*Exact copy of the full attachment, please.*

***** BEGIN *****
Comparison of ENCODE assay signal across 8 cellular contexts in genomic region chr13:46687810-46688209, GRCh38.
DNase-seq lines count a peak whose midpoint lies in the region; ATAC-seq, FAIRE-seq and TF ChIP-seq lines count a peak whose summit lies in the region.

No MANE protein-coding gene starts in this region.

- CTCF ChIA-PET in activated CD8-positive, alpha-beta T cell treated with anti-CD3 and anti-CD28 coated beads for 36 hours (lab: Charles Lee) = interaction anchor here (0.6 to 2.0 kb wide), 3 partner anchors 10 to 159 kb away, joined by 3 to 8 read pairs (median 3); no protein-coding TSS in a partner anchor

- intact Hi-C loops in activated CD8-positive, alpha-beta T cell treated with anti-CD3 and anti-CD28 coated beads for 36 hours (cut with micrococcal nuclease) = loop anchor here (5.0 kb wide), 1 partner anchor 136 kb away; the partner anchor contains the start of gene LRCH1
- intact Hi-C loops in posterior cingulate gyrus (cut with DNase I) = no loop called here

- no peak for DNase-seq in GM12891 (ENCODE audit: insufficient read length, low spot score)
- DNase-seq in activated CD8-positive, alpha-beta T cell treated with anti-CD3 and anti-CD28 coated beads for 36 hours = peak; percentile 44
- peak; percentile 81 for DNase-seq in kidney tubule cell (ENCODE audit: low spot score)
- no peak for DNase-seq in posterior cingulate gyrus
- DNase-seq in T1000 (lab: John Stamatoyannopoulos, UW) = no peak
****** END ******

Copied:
Comparison of ENCODE assay signal across 8 cellular contexts in genomic region chr13:46687810-46688209, GRCh38.
DNase-seq lines count a peak whose midpoint lies in the region; ATAC-seq, FAIRE-seq and TF ChIP-seq lines count a peak whose summit lies in the region.

No MANE protein-coding gene starts in this region.

- CTCF ChIA-PET in activated CD8-positive, alpha-beta T cell treated with anti-CD3 and anti-CD28 coated beads for 36 hours (lab: Charles Lee) = interaction anchor here (0.6 to 2.0 kb wide), 3 partner anchors 10 to 159 kb away, joined by 3 to 8 read pairs (median 3); no protein-coding TSS in a partner anchor

- intact Hi-C loops in activated CD8-positive, alpha-beta T cell treated with anti-CD3 and anti-CD28 coated beads for 36 hours (cut with micrococcal nuclease) = loop anchor here (5.0 kb wide), 1 partner anchor 136 kb away; the partner anchor contains the start of gene LRCH1
- intact Hi-C loops in posterior cingulate gyrus (cut with DNase I) = no loop called here

- no peak for DNase-seq in GM12891 (ENCODE audit: insufficient read length, low spot score)
- DNase-seq in activated CD8-positive, alpha-beta T cell treated with anti-CD3 and anti-CD28 coated beads for 36 hours = peak; percentile 44
- peak; percentile 81 for DNase-seq in kidney tubule cell (ENCODE audit: low spot score)
- no peak for DNase-seq in posterior cingulate gyrus
- DNase-seq in T1000 (lab: John Stamatoyannopoulos, UW) = no peak